For the next 30 days, we’re providing free access to non-subscribers so you can see what we have to offer. And if you subscribe by May 1, you’ll get a 25% discount on your subscription!
We hope you’ll like what you see and want to support local media.
Click here to start a new subscription
Two February concerts will showcase and support elementary music instruction in Douglas County.
The first one is set for Feb. 5, when the Castle Pines Arts and Cultural Foundation will partner with the Colorado Chamber Orchestra to present music played by kids in the program at the Castle Pines Community Center. Included will be a symphony composed by 8-year-old Emma Spears, which “is as good as the music Mozart wrote at that age,” according to Colorado Chamber Orchestra Director Thomas Blomster. Also performing will be high school student Fionn Cool, who plays trombone and French horn and has played at Dazzle Jazz Club in Denver. (He started in this program in sixth grade.)
Several years ago, budget cuts spelled the end of elementary school band and orchestra instruction as part of the school day. It became an extracurricular, after-school experience, priced at $41 a month plus instrument rental. For some families, even in relatively well-off Douglas County, music classes were out of reach. But a solution was discovered through a local professional orchestra.
The Castle Pines Arts and Cultural Foundation partnered with the Colorado Chamber Orchestra in CCOEIM (Colorado Chamber Orchestra Early Instrumental Music). It has grown to provide elementary band classes before or after school from 200 children in one (high school) feeder area to 1,432 children in six Douglas County feeder areas.
About 10 percent of district students qualify for free lunch and need financial assistance to learn to play an instrument. Educators say that musical training “helps increase many educational disciplines, including math and reading, as well as instill a tremendous sense of self-worth and accomplishment,” according to Debbie Davidson-Stanfill, who directs the Colorado Chamber Orchestra’s Outreach program. She provides matching scholarships.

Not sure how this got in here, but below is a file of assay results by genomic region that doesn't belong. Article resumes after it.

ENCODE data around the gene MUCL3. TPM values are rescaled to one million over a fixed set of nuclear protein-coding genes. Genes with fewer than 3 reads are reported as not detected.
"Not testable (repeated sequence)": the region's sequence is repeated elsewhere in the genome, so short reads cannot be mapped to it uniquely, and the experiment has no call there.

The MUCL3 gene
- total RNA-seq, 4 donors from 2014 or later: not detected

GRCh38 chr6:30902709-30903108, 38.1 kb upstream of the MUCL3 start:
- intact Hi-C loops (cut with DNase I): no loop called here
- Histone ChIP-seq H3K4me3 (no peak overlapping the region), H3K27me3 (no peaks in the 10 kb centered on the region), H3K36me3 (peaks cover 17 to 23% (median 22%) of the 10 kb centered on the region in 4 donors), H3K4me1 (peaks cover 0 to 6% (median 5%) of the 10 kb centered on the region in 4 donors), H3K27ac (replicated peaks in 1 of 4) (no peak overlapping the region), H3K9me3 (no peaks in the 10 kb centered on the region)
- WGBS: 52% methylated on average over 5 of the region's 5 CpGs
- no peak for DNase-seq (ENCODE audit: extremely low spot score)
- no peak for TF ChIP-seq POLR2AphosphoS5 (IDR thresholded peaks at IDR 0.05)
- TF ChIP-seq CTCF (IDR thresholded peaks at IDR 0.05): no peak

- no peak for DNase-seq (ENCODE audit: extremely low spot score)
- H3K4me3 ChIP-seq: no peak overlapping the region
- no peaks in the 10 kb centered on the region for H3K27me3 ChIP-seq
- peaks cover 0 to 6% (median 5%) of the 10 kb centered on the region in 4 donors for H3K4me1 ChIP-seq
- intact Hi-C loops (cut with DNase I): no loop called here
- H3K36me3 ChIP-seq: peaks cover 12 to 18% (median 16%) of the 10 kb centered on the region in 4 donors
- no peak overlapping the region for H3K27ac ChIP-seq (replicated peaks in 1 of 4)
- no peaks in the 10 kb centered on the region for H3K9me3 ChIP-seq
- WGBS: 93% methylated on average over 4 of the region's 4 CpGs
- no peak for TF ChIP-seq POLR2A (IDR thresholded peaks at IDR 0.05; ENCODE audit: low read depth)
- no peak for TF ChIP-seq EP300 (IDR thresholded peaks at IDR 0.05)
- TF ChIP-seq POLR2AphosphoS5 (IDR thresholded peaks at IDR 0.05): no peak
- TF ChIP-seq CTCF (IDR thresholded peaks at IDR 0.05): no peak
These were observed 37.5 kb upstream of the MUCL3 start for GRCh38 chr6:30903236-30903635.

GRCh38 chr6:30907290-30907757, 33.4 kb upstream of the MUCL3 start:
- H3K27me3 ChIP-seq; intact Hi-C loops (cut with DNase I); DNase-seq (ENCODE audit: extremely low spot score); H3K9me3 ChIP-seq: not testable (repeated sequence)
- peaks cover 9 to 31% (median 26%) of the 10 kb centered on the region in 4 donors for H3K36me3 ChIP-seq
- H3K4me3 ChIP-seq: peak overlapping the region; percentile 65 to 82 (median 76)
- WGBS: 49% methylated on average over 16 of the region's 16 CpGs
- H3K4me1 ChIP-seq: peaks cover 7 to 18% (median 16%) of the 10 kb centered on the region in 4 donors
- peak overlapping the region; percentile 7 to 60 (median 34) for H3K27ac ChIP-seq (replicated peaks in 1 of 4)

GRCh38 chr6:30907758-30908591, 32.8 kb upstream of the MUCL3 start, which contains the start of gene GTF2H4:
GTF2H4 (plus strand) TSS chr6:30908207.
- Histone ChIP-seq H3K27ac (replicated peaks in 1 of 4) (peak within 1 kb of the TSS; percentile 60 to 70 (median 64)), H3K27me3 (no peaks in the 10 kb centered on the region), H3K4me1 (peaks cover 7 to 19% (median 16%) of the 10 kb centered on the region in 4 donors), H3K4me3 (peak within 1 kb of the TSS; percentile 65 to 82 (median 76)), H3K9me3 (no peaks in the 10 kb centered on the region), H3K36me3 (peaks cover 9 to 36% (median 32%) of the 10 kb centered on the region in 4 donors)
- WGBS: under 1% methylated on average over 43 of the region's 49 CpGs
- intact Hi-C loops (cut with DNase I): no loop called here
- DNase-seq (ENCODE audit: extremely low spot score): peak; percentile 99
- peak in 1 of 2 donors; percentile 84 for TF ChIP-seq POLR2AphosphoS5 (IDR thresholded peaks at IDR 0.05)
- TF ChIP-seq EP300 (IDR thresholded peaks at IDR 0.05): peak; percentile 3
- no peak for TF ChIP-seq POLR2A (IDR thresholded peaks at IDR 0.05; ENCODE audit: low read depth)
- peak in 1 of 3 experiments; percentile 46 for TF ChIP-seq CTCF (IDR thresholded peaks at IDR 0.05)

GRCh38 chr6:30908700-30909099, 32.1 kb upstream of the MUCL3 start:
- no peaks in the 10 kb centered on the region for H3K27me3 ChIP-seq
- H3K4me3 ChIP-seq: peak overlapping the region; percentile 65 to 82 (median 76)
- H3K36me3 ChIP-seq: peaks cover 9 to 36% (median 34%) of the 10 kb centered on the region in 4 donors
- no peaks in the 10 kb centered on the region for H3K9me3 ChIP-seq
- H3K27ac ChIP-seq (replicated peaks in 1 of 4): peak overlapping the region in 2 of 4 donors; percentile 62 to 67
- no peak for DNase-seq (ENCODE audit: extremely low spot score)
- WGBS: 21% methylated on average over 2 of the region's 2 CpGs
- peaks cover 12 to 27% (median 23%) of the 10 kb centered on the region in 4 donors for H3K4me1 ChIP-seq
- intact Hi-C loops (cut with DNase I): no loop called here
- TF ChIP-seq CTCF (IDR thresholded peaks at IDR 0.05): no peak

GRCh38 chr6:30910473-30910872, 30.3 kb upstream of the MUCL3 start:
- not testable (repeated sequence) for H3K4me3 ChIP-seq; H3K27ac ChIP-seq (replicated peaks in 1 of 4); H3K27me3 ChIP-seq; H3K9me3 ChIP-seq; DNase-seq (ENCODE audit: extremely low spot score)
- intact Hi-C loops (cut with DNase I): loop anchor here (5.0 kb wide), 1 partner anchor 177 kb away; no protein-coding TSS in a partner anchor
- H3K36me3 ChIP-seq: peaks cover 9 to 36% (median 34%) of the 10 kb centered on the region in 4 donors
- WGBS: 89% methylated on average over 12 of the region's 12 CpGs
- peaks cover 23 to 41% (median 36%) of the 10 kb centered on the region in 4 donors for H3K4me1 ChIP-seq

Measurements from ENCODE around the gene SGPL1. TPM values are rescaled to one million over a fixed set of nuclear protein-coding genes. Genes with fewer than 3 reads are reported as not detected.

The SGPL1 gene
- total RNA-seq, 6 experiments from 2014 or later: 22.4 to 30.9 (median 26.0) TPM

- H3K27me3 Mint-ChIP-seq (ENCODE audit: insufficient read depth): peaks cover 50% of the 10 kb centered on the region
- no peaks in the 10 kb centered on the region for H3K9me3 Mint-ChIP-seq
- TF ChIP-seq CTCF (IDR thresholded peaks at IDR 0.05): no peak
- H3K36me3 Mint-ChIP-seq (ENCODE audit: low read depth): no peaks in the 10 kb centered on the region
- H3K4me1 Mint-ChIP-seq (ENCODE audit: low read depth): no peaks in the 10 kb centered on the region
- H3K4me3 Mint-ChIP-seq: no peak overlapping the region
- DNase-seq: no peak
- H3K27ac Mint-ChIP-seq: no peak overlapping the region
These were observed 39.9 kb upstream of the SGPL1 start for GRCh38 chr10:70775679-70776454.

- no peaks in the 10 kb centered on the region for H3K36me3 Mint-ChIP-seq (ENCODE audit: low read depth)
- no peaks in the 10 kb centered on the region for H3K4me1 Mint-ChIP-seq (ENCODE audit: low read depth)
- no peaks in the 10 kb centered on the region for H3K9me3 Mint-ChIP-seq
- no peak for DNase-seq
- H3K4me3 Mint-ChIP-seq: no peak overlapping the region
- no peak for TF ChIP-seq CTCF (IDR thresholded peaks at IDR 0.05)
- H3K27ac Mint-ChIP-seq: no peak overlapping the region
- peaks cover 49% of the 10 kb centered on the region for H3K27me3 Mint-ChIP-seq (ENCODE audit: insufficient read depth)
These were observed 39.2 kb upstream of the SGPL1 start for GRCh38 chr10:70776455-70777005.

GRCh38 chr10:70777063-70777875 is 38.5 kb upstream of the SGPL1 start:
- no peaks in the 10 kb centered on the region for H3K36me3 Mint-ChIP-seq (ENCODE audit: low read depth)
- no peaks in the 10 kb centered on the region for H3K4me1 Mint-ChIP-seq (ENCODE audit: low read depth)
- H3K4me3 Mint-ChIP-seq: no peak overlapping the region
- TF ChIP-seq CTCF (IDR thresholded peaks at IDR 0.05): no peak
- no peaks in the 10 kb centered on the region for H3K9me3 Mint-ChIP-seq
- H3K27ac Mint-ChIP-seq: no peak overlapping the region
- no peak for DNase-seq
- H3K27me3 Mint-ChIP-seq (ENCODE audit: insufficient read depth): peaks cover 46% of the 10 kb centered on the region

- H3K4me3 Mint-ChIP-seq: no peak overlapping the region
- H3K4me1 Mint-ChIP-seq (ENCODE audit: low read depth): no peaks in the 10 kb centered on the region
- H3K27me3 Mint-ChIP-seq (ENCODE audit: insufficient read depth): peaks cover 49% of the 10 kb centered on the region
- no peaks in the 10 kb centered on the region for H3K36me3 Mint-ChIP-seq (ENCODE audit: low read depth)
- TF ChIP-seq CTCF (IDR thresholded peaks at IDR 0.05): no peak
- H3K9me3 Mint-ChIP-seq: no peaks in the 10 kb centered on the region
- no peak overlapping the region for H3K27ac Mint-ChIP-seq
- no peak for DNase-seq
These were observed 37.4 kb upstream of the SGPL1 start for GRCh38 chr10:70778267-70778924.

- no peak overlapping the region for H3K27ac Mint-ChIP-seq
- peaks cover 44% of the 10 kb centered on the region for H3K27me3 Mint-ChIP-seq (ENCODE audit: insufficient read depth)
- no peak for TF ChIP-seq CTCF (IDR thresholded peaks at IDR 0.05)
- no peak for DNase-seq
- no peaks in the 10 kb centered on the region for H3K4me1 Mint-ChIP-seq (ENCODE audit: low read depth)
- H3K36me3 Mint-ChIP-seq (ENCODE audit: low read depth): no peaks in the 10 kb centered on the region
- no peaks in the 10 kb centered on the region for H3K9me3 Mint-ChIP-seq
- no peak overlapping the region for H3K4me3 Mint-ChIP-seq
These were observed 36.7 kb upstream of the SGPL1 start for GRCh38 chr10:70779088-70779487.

Proceeds from these concerts will go toward scholarships. “Last year, we raised $5,000,” said Cheryl McGovern of the foundation.
The second concert, “Save the Music! An evening of Jazz, Wine and Eats,” at 7 p.m. on Feb. 26, will be at the Daniels Gate Club House. The first 15 minutes will present a short performance by young musicians, who will be followed by the well-known Hank Troy Trio. (No drinks will be served until the kids have performed and departed.) Tickets cost $60 each or two for $110.
For an additional $20, guests can pull a number for a bottle of mystery wine, valued from $15 to $100. (It cannot be consumed at the event.)
Pianist Hank Troy, a local jazz legend, began presenting ragtime concerts and accompanying silent films in Denver in 1971. Ten years later, he joined the Queen City Jazz Band and he also plays for other groups, stage shows and musical theater.
The Colorado Chamber Orchestra, directed by Thomas Blomster, now makes its home at the Arvada Center. The professional orchestra’s mission includes in-school education.
Other items that may interest you
We have noticed you are using an ad blocking plugin in your browser.
The revenue we receive from our advertisers helps make this site possible. We request you whitelist our site.